WASHINGTON – President Obama needs to lead an international diplomatic effort to open food aid corridors in Somalia and stave off the worst famine in the Horn of Africa in 20 years, according to a new policy paper by Ken Menkhaus for the Enough Project.
Menkhaus, a professor of political science at Davidson College and a specialist on Somalia, argues that the Responsibility to Protect doctrine needs to urgently be invoked in order to save the 4 million Somalis who are in need of emergency food aid.
“Unless the international response changes, the 2011 Somali famine will be to the Obama administration what the 1994 Rwandan genocide was to the Clinton administration – a terrible stain, an unforgiveable instance of lack of political will to push policy beyond incrementalism,” Menkhaus said. “We can and must do better.”
Many famine victims are in areas controlled by al-Shabaab, a Taliban-like Islamist militia that has rejected Western food aid at the expense of its starving citizens. In the areas controlled by the weak Transitional Federal Government, or TFG, corrupt officials and affiliated paramilitaries divert food aid, prey on famine victims and fight over food aid.
The U.S. and Islamic countries need to pressure the TFG and Shabaab to immediately allow access for food aid, the same kind of diplomatic full court press that the international community used to end the ethnic-based post-election violence that broke out in Kenya in 2008, Menkhaus said.
“Both Shabaab and the TFG must be put under the most intense diplomatic pressure the world can muster,” Menkhaus said. “The United Sates has to take a lead role on this initiative, and the U.S. leadership has to come from President Obama himself.”
Menkhaus’ policy briefing looks at a variety of possible solutions to the Somali conflict and its attendant humanitarian impacts.
“Thousands of Somali lives can be saved through bold diplomacy and united international pressure on the Somali combatants,” said Enough Project Co-Founder John Prendergast. “Sending additional humanitarian aid without dealing with access issues will do little to ameliorate the famine. This famine is caused by the policies and actions of the Shabaab and, to a lesser extent, units of the transitional government. While a diplomatic surge is being mounted, evidence regarding the use of starvation as a weapon should be collected and turned over to relevant bodies for prosecution.”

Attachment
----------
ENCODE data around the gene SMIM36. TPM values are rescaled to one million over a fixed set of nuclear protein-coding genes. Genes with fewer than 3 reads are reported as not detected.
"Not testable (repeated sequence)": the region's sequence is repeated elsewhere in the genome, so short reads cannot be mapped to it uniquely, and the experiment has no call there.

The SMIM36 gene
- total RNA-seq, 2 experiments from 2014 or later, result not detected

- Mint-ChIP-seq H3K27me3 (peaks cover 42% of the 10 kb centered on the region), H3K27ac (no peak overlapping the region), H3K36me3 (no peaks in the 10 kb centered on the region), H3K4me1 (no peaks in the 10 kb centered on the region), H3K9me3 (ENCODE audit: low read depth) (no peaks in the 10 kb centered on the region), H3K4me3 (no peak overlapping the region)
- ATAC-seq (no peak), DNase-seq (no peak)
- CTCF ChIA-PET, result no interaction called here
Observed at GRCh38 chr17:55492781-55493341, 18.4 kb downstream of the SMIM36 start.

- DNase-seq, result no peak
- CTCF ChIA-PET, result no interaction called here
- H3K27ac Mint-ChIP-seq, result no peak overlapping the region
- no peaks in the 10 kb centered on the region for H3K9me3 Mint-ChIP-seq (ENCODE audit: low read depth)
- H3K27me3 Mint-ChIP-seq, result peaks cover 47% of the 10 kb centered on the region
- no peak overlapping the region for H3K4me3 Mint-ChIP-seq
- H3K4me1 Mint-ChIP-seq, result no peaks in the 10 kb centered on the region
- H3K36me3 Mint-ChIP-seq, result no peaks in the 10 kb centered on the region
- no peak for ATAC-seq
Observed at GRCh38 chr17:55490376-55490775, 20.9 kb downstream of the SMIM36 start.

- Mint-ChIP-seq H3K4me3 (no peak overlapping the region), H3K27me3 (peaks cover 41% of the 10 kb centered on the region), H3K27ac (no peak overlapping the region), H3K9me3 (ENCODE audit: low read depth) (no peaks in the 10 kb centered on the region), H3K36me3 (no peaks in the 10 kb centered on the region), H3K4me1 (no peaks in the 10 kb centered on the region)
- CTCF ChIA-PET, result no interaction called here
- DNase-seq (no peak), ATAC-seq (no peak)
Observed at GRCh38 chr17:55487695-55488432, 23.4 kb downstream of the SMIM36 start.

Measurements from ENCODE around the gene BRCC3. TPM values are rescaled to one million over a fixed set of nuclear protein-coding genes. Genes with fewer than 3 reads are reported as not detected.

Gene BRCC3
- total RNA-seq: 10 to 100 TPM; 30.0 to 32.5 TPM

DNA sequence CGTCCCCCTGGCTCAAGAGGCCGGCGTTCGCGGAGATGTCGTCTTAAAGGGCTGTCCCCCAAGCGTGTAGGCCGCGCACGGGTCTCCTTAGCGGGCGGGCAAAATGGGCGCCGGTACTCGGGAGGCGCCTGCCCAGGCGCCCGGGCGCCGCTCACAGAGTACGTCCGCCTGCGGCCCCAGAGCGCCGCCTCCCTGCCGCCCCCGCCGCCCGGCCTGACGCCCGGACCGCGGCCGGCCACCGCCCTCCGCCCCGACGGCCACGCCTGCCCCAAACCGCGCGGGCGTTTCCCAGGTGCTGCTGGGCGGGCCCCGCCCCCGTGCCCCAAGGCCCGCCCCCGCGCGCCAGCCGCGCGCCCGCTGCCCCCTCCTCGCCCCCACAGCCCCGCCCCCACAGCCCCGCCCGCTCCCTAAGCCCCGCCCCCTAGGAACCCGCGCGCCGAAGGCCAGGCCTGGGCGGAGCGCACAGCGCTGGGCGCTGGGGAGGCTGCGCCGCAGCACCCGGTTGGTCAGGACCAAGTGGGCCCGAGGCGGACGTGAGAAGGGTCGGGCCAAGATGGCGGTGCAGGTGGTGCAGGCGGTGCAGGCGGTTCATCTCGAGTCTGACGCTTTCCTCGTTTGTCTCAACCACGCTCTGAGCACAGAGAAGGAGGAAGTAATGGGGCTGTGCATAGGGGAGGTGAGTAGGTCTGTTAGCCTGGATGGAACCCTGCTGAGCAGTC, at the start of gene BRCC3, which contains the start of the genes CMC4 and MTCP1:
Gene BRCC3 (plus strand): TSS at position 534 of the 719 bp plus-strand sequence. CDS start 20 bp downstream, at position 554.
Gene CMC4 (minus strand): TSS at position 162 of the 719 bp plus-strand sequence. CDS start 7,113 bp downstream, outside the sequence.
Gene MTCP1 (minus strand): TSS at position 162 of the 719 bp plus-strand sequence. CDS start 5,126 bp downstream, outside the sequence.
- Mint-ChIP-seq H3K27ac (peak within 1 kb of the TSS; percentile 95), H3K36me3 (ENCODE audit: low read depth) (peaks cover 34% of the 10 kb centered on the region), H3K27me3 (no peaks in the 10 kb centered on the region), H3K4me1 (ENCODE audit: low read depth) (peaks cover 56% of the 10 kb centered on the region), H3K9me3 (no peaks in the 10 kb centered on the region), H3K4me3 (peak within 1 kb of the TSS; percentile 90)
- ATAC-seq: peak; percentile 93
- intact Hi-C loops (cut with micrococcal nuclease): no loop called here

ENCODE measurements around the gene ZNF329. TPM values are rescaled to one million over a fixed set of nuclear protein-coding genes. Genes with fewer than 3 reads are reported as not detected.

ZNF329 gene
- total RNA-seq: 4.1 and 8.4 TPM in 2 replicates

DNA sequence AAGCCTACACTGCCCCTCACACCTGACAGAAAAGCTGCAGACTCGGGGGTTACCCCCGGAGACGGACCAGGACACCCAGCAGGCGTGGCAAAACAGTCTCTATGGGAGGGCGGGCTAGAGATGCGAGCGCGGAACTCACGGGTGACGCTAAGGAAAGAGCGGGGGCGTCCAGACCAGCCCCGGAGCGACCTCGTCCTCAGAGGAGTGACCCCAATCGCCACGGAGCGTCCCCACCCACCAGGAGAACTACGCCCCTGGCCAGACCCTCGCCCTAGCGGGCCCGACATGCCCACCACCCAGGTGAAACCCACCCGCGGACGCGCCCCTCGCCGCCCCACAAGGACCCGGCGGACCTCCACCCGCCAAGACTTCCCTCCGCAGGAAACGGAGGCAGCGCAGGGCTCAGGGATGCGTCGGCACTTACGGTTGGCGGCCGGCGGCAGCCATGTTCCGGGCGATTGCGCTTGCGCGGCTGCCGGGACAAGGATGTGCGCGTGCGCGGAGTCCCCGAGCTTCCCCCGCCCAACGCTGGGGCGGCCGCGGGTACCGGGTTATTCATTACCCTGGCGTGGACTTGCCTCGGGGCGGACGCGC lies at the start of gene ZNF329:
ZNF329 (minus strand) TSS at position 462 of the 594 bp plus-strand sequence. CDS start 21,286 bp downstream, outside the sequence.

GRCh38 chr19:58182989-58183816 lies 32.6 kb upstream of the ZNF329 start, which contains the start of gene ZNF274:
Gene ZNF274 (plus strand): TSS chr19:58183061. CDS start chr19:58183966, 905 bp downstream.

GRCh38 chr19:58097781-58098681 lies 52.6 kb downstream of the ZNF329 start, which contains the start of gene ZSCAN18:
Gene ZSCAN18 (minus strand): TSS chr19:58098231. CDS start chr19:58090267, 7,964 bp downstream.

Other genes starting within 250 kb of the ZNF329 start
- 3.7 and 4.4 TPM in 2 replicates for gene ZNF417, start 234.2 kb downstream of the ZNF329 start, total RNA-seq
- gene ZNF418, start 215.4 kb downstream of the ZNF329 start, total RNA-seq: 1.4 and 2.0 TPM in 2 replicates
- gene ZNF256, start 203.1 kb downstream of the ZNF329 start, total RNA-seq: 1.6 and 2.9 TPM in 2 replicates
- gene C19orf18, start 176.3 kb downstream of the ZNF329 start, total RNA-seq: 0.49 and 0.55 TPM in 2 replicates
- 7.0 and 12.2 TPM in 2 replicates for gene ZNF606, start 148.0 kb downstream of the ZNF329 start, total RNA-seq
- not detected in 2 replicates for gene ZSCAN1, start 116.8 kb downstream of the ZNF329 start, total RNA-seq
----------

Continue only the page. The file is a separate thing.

Read the full report: A Diplomatic Surge to Stop Somalia’s Famine.
Enough is a project of the Center for American Progress to end genocide and crimes against humanity. Founded in 2007, the Enough Project focuses on crises in Sudan, eastern Congo, and areas of Africa affected by the Lord’s Resistance Army. Enough’s strategy papers and briefings provide sharp field analysis and targeted policy recommendations based on a “3P” crisis response strategy: promoting durable peace, providing civilian protection, and punishing perpetrators of atrocities. Enough works with concerned citizens, advocates, and policy makers to prevent, mitigate, and resolve these crises. For more information, please visit www.enoughproject.org.